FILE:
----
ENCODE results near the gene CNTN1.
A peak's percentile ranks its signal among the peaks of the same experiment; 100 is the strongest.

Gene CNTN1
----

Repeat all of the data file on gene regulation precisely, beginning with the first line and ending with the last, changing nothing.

ENCODE results near the gene CNTN1.
A peak's percentile ranks its signal among the peaks of the same experiment; 100 is the strongest.

Gene CNTN1